Trying not to look into the stony face of her supposed future husband, Kora glanced at the people around her. They stood in a garden surrounded by houses. An unnaturally perfect garden. Kora had always liked overgrown ones, where the plants were allowed to flourish and go where they wished, but this one felt sterile, controlled. Each flower, each leaf, each petal placed just so. Water rushed somewhere behind her. A river? She wasn’t sure. The grass prickled against the soles of her bare feet.

She wasn’t the only one girl who seemed out of place. On either side of her a half circle stretched at least ten girls long, each one wearing the same sack of a white dress. She couldn’t get a good look at some of them, but the ones she could see looked to be in various states of shock or grief. The blonde girl beside her wept silently, eyes on the ground, her shoulders slumped. She couldn’t have been more than sixteen. The woman on Kora’s other side had hair as green as the eyes she darted in Kora’s direction. Woman, Kora thought, but young, still. Not much older than herself. All the girls in line couldn’t have been older than their mid-twenties. Had they all been brought in from the outside like her?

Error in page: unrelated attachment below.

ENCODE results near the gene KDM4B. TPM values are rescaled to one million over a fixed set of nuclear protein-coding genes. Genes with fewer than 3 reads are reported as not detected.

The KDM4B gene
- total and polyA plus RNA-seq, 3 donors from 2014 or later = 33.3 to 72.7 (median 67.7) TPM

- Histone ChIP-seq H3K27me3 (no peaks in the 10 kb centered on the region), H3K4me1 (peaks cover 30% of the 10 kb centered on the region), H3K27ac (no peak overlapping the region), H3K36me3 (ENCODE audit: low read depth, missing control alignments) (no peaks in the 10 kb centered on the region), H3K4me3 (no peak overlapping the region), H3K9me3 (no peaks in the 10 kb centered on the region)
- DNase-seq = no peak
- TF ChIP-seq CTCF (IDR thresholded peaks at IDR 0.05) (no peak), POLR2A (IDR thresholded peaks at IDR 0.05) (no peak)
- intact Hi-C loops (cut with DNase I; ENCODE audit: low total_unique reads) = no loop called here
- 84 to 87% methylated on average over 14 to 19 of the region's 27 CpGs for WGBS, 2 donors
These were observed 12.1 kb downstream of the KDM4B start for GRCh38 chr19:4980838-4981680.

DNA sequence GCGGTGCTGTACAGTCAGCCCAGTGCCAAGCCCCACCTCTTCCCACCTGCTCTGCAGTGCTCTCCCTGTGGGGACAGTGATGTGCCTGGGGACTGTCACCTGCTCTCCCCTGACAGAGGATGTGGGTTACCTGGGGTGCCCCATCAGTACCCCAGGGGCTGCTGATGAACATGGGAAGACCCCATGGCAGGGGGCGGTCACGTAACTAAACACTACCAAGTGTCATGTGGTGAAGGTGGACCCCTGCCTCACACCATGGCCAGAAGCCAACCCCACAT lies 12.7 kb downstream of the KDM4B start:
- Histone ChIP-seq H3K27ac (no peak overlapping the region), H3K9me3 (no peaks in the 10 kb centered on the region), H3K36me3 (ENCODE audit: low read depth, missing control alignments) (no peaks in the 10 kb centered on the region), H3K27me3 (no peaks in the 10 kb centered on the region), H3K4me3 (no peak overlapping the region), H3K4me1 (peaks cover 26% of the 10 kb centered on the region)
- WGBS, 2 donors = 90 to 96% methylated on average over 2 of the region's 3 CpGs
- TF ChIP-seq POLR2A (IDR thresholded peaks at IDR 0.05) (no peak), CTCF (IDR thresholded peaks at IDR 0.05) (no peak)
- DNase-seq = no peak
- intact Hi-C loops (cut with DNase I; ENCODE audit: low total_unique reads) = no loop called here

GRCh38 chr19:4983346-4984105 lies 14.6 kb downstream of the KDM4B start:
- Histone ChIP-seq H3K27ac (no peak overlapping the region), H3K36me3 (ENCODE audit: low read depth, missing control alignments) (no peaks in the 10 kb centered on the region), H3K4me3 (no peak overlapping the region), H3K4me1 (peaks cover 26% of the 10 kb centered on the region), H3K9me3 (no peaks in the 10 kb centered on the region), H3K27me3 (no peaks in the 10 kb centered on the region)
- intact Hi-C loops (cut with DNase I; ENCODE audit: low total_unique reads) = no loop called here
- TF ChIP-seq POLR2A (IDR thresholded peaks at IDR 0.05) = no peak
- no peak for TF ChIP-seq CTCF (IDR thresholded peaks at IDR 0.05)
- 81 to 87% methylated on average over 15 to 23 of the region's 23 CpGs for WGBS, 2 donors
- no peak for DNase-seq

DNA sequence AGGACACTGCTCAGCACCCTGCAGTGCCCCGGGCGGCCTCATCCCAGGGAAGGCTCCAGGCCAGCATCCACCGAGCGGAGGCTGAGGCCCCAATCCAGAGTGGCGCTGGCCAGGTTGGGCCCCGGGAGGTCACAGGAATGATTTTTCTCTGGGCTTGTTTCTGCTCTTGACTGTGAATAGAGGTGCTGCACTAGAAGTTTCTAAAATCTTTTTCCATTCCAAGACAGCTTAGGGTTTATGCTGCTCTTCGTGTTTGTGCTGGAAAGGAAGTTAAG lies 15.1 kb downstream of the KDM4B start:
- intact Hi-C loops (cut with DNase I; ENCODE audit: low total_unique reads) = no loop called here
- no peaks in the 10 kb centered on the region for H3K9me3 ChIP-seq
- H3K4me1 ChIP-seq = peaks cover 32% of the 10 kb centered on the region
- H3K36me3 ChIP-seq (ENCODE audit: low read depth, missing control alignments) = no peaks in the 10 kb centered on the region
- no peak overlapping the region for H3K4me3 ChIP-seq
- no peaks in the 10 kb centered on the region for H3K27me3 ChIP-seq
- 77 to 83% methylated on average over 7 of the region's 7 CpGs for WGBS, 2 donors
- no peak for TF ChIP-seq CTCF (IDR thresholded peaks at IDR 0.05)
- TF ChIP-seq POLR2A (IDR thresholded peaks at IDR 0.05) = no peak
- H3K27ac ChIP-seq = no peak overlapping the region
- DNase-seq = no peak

Each of the girls had a male opposite standing in front of her. Kara glanced at the man before her again. His skin was the color of wet driftwood, and black eyebrows formed a deep frown, his forehead winkled and beading with sweat. The muscles in his jaw stood out, as if he clenched them. But his deep-set eyes weren’t on her. They gazed at something to beyond her, and when they flicked to her, she quickly looked away.

Beyond the couples, if they could even be called that, the garden was filled with a large crowd, all dressed as if they were attending an actual wedding rather than whatever this was supposed to be. They spoke to each other in quiet, excited voices. What were they all waiting for?

Trying to relief the discomfort of keeping her arms behind her back, Kora rolled her shoulders, grimacing. She tried her plastic cuffs again, moving her hands in hopes this time they were looser. The cuffs rubbed painfully against the already sensitive skin of her hands. All the attempt did was earn her a sharp jab in the spine. She shot a glare back at the man behind her. That earned her another jab in the same bruised spot.


Other

I wrote five different chunks of scenes written just for fun, which consisted of things that happened in book two of the Enorians Saga but in this case written from an alternate point of view, background information on the antagonist of all three books, and a couple of scenes that might end up in book three.

I’d given an excerpt from my “other” things but a lot of it is very spoiler heavy in terms of things that happen either between books one and two or in book two, soooo I’ll have to skip that.